A Guide to Intermittent Fasting

At its very core, intermittent fasting simply allows the body to use its stored energy, by burning off excess body fat.

Body fat is merely food energy that has been stored away. If you don’t eat, your body will simply “eat” its own fat for energy.

Life is about balance. The good and the bad, the yin and the yang. The same applies to eating and fasting. Fasting, after all, is simply the flip side of eating. If you are not eating, you are fasting.

Here’s how it works

When we eat, more food energy is ingested than can immediately be used. Some of this energy must be stored away for later use. Insulin is one of the key hormones involved in the storage of food energy. Insulin rises when we eat, helping to store the excess energy in our body.  The process goes in reverse when we do not eat. Insulin levels fall, signaling the body to start burning stored energy because no more is coming through food. Blood glucose falls, so the body must now pull glucose out of storage to burn for energy.

To restore balance or to lose weight, we may simply need to increase the amount of time spent burning food energy. That’s intermittent fasting. In essence, intermittent fasting allows the body to use its stored energy. The important thing to understand is that there is nothing wrong with that. That is how our bodies are designed. That’s what dogs, cats, lions and bears do. That’s what humans do.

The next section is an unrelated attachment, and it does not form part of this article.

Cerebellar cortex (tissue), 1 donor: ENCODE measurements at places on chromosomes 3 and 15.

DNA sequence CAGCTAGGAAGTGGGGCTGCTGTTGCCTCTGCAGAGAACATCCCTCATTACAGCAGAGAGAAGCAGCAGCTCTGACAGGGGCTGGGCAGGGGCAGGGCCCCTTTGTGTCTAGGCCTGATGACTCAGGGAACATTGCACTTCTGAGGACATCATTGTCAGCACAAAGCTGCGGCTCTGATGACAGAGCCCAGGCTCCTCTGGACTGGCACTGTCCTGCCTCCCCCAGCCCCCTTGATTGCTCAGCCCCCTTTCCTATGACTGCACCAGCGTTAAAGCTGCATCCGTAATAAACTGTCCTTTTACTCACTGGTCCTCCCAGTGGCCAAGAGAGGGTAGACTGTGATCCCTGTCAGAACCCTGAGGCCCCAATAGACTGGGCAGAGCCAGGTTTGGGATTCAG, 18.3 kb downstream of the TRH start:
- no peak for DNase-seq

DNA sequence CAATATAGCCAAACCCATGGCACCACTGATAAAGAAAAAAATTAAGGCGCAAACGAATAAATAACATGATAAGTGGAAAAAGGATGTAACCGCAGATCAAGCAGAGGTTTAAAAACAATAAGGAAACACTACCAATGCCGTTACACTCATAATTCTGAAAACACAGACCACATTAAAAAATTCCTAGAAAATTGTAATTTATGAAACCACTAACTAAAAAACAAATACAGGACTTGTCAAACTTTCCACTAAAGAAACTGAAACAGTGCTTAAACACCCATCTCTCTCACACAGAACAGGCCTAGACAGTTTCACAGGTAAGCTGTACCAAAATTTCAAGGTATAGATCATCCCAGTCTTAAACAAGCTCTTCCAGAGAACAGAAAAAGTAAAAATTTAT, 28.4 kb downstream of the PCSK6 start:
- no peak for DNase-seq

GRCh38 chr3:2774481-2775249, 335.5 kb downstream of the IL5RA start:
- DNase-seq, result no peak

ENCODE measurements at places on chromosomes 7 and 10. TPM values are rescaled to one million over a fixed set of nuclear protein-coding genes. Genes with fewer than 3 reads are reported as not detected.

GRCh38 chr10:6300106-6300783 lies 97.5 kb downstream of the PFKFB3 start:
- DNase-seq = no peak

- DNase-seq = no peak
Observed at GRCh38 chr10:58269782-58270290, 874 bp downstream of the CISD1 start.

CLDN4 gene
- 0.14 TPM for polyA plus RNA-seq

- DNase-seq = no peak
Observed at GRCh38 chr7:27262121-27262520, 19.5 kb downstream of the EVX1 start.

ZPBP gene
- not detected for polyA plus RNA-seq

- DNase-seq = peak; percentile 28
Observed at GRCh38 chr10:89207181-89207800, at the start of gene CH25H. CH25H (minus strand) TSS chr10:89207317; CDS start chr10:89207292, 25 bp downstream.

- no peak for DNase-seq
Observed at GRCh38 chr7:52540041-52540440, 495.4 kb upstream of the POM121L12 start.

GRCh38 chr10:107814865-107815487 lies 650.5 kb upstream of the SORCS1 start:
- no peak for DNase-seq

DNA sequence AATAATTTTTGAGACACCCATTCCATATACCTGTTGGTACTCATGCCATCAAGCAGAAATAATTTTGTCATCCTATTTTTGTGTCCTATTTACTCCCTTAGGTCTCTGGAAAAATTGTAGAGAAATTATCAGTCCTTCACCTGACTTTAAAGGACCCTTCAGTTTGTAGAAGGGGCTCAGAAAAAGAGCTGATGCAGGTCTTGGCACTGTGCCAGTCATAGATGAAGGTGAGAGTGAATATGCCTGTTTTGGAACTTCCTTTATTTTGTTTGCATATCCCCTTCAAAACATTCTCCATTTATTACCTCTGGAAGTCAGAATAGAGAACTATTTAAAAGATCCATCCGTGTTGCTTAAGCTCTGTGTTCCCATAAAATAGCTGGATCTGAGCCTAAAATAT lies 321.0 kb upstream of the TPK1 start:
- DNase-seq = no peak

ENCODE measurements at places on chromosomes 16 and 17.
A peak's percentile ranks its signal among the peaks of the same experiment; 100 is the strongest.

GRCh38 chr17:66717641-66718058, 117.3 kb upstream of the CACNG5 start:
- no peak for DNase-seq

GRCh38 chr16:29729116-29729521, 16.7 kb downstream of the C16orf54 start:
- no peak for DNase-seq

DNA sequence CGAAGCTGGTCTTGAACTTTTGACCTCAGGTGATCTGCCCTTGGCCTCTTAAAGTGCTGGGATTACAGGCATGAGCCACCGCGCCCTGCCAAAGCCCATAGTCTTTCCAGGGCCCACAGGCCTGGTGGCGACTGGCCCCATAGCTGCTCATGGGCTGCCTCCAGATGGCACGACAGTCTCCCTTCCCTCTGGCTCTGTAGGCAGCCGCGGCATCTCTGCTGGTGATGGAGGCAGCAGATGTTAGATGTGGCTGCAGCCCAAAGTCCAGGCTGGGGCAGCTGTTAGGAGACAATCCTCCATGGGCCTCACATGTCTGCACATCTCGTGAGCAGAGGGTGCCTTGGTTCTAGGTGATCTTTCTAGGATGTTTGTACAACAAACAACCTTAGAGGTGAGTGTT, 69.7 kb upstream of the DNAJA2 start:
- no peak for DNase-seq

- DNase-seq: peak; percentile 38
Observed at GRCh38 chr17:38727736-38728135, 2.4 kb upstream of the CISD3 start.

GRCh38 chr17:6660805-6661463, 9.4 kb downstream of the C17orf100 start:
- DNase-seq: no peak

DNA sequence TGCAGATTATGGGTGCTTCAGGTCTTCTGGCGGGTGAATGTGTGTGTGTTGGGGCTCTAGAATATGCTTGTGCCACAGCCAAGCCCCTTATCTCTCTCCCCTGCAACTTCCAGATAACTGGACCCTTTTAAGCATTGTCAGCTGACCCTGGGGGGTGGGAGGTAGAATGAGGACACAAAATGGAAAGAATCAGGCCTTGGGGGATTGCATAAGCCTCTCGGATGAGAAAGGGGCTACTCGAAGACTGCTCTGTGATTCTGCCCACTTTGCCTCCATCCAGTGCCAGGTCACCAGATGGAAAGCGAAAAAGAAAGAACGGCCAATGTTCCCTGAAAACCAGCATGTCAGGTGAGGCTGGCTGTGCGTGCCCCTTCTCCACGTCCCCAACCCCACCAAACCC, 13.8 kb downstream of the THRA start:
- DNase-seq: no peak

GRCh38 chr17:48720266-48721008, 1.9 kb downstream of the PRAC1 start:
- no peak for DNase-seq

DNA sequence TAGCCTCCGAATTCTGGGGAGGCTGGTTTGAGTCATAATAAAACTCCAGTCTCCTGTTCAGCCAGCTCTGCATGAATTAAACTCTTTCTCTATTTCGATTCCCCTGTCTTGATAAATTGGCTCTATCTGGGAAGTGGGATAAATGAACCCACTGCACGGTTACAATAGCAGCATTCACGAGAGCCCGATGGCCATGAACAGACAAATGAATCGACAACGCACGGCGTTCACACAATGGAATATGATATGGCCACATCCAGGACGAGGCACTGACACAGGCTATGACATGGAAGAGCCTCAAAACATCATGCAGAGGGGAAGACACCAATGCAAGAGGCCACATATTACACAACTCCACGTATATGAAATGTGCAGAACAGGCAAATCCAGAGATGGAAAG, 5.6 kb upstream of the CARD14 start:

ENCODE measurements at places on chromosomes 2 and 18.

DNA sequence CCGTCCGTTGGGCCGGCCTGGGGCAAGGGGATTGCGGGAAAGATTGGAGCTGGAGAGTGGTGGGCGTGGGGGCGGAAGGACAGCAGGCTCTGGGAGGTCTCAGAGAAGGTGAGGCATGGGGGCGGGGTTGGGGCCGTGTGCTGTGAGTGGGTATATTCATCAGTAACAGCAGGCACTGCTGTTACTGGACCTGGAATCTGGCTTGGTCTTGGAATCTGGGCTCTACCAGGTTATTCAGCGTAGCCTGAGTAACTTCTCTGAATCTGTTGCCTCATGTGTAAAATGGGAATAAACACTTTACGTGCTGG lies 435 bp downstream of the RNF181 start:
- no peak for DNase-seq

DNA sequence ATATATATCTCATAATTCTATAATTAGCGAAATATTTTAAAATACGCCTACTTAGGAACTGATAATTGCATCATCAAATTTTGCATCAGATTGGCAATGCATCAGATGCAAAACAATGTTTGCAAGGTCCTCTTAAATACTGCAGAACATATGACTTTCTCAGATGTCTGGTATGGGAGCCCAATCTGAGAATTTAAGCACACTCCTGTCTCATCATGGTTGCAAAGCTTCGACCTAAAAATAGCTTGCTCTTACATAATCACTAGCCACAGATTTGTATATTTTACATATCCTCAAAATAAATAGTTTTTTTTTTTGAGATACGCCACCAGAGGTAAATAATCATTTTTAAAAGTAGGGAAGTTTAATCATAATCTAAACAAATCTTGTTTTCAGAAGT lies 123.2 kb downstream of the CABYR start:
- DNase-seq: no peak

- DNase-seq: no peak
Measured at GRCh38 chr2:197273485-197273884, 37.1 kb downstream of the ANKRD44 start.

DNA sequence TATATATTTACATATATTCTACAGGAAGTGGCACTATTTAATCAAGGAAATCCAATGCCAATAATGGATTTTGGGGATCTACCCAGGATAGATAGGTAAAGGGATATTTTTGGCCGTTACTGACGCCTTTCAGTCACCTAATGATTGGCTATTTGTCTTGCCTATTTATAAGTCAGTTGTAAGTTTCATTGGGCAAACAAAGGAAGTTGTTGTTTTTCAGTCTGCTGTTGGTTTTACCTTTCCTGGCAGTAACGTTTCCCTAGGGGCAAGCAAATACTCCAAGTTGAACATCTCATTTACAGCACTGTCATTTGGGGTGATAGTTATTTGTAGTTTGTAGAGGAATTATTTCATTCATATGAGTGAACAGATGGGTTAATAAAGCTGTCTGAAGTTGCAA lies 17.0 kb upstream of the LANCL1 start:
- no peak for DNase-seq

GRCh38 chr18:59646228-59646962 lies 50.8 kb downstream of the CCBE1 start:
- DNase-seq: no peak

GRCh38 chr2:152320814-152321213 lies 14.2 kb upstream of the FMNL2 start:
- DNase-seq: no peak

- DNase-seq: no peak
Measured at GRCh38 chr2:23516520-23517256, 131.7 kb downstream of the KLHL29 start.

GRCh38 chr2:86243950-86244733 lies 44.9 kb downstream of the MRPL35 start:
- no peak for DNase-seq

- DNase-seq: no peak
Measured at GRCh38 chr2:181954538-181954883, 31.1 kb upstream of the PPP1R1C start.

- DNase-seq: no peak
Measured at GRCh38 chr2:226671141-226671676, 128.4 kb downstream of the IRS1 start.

Some of the purported health benefits of intermittent fasting include

  • Weight and body fat loss
  • Increased fat burning
  • Lowered blood insulin and sugar levels
  • Possibly reversal of type 2 diabetes
  • Possibly improved mental clarity and concentration
  • Possibly increased energy
  • Possibly increased growth hormone, at least in the short term
  • Possibly an improved blood cholesterol profile
  • Possibly longer life

How to intermittent fast – 16:8 Rule

This way of doing intermittent fasting involves daily fasting for 16 hours. Sometimes this is also referred to as an 8-hour eating ‘window.’ You eat all your meals within an 8-hour time period and fast for the remaining 16 hours. Generally, this is done daily or almost daily.

For example, you may eat all your meals within the time period of 11:00 am and 7:00 pm. Generally, this means skipping breakfast, but some people prefer to skip dinner instead. Typically this involves eating either two or three meals within this 8-hour period.

Attention! Before starting any fasting, please consult with your doctor or with a professional of dietetics. 

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